Well, Garrett argues that the story told by Genesis 2–3 was available to the ancient Israelites before the story told by Genesis 1. However, he argues that Moses7—or whoever put together Genesis 1–3—wrote down the story of Genesis 1, and only then wrote or revised the text of Genesis 2–3.8 Beginning from this basic idea (for which Garrett can actually offer you evidence), I propose the following meta-story (for which I can offer you none).

A Meta-Story

Picture it like this. The ancient Hebrews have a story about how God created the parents of all peoples, put them in a garden, and then evicted them. In addition to this story, they have others about their more immediate ancestors (connecting the first story to their present predicament).9

Imagine, furthermore, that first story is basically true. And imagine that it genuinely helps the ancient Hebrews to understand both the basic human relationship to God and the later stories about their forefathers and mothers.

But now imagine that the same questions and problems arise for the ancient Hebrews regarding the story of the Garden as do for us. They too find it to be a mixture of helpful—“So that’s how a faithful God could end up with such an oppressed people”—and confusing.

Then God’s work through Moses begins. Imagine that Moses learns from God that the reason the story of the Garden is confusing is that it is Act 2 from a four-act play. The people know Acts 2 (the Garden) and 3 (the Patriarchs), and are living Act 4 (the Exodus). But Act 2 remains confusing because Act 1 was either never known or forgotten.

So, imagine that God tells Moses what happened in Act 1, and Moses puts it into a literary form his fellow Israelites would readily appreciate. He then adds Acts 2 and 3, making editorial and stylistic changes as necessary to create a coherent narrative.

Then, imagine that people eventually forget the primary reason Act 1 was included in Genesis. They stop reading Genesis 2 as continuing the narrative of Genesis 1, and start reading it as a repeat of chapter 1’s Day 6. This is natural, of course. Humans are created on Day 6 in Genesis 1, and then Genesis 2 tells us once again about the creation of humans.

The progression of a story, however, does not have to match the temporal progression of events in order to be continually building and moving forward. Think of Christopher Nolan’s Memento, J. J. Abram’s Lost, Sarah Waters’ Fingersmith, or Quentin Tarantino’s Pulp Fiction. A narrative can follow its own path of development without simply playing back a chronological recording of what happened.

People, however, eventually began reading the text of Genesis as a series of episodes (like a sitcom or a children’s Sunday School storybook) because of Genesis 2’s jump back to Day 6. They began reading Genesis 2 as simply repeating Day 6 with more detail, rather than as extending the narrative begun by Genesis 1 along the trajectory established by Genesis 1. The story Genesis was trying to tell fragmented in their experience, and the confusions about Act 2 returned.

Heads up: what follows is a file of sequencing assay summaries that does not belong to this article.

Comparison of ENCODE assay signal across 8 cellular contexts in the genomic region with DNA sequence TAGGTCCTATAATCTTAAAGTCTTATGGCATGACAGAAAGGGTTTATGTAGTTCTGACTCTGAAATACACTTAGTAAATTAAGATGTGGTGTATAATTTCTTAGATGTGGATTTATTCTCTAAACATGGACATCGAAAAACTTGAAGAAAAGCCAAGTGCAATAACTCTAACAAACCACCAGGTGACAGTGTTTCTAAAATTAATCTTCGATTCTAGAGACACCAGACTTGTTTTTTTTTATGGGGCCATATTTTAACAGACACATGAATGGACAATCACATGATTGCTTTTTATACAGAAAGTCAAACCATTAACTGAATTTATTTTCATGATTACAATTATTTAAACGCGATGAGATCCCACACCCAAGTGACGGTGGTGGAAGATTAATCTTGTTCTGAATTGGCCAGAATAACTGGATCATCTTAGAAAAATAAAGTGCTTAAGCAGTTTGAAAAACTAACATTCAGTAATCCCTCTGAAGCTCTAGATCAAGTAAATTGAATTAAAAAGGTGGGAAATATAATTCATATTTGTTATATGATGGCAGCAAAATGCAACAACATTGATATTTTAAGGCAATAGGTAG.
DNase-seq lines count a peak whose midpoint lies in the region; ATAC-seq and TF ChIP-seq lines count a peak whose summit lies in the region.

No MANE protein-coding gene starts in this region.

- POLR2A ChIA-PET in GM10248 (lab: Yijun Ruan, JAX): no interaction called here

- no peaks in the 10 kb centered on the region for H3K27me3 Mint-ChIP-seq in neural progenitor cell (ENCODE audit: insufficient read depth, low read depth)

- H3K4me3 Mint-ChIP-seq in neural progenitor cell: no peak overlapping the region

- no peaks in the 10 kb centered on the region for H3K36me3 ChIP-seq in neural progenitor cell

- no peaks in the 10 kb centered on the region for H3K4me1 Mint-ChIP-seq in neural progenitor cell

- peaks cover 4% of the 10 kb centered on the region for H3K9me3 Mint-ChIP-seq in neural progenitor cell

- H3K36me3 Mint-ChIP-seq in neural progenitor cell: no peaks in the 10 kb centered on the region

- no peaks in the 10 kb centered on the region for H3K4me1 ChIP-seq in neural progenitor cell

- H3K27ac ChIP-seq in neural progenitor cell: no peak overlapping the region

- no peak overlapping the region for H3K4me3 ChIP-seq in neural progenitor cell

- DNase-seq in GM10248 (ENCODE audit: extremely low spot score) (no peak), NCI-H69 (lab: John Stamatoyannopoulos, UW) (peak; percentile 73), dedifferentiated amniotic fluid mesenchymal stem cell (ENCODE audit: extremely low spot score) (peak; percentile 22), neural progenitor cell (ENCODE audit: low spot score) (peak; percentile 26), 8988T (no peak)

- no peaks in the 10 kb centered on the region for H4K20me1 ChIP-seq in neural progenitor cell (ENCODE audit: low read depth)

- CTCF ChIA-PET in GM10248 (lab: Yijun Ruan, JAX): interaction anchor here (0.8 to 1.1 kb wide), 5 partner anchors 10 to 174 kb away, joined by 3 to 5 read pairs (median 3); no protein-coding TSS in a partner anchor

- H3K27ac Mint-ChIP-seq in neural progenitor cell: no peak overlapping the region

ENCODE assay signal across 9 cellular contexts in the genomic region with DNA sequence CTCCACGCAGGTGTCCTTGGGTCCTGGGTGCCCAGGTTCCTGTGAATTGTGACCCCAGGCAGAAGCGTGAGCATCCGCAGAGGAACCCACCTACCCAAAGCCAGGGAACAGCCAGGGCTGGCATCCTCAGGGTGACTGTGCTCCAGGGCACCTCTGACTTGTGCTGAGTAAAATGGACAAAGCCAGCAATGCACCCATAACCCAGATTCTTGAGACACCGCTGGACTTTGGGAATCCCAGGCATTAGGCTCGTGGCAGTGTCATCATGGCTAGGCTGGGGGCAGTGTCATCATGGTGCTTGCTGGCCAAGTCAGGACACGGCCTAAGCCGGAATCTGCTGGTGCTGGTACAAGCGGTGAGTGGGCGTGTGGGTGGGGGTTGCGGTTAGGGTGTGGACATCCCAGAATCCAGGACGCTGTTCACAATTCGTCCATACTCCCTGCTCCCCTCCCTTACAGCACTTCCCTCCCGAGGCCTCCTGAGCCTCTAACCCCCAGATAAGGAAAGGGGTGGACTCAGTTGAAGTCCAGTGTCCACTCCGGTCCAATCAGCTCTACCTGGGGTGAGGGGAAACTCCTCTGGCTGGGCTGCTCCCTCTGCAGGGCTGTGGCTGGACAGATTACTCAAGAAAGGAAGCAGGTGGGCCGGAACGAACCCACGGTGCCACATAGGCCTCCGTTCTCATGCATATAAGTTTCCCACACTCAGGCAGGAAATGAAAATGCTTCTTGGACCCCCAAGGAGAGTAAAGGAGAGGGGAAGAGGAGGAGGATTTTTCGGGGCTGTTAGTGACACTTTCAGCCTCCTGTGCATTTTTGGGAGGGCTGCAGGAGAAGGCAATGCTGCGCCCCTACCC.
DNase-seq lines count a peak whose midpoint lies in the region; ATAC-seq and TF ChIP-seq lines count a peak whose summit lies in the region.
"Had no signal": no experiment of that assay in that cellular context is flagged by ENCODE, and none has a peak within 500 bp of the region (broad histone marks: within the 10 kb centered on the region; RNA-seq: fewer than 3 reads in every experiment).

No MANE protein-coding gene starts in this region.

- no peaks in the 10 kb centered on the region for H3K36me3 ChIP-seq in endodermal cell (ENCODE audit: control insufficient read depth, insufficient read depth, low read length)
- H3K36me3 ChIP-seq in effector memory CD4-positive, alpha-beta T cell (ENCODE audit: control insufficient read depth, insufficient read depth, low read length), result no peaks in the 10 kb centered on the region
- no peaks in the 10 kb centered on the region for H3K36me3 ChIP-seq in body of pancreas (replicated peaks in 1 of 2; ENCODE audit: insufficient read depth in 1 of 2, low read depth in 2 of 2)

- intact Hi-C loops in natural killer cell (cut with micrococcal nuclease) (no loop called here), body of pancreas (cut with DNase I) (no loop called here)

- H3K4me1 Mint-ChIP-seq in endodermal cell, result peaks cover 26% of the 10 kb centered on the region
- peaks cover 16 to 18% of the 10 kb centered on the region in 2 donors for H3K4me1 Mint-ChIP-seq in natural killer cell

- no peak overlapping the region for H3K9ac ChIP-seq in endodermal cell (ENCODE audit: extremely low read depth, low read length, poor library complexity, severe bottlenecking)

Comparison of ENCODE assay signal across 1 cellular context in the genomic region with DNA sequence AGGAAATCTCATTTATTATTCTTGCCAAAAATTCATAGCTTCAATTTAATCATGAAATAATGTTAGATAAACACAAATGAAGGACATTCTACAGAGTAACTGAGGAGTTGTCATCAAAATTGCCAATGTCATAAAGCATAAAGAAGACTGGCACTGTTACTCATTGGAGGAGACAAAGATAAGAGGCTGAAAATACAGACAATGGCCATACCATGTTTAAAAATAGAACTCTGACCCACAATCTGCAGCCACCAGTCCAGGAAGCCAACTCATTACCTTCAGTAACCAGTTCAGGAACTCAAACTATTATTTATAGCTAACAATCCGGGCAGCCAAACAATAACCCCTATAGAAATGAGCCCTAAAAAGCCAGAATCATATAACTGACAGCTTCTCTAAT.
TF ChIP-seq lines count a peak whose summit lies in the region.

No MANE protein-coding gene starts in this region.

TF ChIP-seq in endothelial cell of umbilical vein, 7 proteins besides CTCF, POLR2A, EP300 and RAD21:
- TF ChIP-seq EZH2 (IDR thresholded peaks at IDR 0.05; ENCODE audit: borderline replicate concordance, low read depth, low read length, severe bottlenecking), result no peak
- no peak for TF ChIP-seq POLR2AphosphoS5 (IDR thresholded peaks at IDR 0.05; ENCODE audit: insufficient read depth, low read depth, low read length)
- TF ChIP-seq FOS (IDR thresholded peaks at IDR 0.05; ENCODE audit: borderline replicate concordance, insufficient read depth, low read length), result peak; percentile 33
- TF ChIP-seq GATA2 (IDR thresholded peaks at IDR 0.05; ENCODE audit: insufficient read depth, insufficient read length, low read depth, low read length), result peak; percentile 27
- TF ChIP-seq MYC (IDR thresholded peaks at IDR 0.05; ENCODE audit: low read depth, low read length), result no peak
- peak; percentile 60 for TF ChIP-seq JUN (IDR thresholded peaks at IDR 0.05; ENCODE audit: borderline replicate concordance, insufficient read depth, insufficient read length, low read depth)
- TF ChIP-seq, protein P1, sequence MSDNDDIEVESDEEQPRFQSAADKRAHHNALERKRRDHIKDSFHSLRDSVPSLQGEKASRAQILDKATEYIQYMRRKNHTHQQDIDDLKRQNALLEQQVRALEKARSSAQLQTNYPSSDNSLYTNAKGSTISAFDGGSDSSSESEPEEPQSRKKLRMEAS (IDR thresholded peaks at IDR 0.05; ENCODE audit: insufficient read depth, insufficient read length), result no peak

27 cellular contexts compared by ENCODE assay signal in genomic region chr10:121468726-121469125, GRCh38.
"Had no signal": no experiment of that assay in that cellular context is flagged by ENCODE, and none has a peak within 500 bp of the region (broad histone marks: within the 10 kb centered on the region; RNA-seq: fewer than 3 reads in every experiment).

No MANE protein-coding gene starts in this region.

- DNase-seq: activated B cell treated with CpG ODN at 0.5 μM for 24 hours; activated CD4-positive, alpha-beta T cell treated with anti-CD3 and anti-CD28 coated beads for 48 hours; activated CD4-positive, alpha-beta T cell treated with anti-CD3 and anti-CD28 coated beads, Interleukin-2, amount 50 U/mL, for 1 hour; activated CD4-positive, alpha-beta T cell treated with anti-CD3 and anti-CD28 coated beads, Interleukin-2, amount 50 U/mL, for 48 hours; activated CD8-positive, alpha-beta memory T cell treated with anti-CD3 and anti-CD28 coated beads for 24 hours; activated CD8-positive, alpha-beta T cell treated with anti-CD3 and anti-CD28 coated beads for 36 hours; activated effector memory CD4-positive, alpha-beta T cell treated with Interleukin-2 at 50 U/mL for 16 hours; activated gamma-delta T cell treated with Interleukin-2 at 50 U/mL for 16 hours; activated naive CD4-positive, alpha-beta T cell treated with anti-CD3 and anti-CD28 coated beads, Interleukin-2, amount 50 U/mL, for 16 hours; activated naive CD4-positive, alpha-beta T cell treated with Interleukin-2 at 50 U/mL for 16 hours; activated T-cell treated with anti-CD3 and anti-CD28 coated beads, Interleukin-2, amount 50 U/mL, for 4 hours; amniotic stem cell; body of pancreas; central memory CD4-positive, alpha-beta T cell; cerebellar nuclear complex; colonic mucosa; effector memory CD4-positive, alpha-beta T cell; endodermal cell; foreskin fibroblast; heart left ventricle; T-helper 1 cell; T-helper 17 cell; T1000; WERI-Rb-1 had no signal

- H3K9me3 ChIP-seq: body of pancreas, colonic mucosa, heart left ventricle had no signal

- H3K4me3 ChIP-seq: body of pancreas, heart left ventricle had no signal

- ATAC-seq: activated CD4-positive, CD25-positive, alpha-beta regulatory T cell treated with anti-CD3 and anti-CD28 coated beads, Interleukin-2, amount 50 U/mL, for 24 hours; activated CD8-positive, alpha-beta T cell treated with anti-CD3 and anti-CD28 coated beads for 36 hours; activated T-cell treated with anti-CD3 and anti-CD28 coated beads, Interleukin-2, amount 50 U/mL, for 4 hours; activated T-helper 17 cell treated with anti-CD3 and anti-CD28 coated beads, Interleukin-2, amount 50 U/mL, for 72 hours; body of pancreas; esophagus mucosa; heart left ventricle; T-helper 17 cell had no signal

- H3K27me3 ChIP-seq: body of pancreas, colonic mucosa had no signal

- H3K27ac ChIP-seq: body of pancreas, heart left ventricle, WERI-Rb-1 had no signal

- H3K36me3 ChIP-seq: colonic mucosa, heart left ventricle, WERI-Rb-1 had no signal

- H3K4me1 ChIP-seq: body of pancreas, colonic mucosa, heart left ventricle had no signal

The Same Old Story

If that meta-story is right, our problem is not that our foremothers and -fathers failed to give us a coherent account of the Fall. The coherent account of the Fall was given to us through the introduction of Genesis 1 into the text. Our problem is just that what has been in the text all along is easy to miss.

“So you, at long last, have come to put everything right?” you ask. “How blessed we are to be alive at this moment of rediscovery!”

I know. This is how it always goes. Every new theory is presented as being a recovery of an ancient wisdom that was lost long ago. Proponents of The New always claim that it is older than The Old.

But as Christians, are we not committed to believing that such recoveries sometimes do take place? Think of the way Jesus opened the scriptures to his disciples (Luke 24:26–27, 32, 44–49). Think of the way the Reformers reasserted the Augustinian primacy of grace. Think of the Anabaptists’ return to Matthew 5–7 and the Charismatics’ return to Acts 2. And are outsiders right to see doctrines like the Immaculate Conception as innovations? Surely our Catholic sisters and brothers would disagree.

Ultimately, however, it doesn’t matter whether you buy my claim to be recovering the original reading of Genesis 1–3. What really matters is whether I can convince you that mine is the right reading. Next time, therefore, I will give you my argument that the story of the Garden and Fall in Genesis 2–3 makes perfect sense when read as developing and extending the narrative of Genesis 1. I will then leave it up to you to decide whether I’m onto something, or am just as confused as Barr and Dragga.

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Micah Tillman

Micah Tillman

Micah is the host of the Top 40 Philosophy podcast. He has a B.A. in computer science (Messiah College), an M.A. in philosophy (West Chester University of Pennsylvania), and a Ph.D. in philosophy (The Catholic University of America). He taught philosophy at universities in the Washington, DC area for 9.5 years, and is now on what he thinks of as a sabbatical.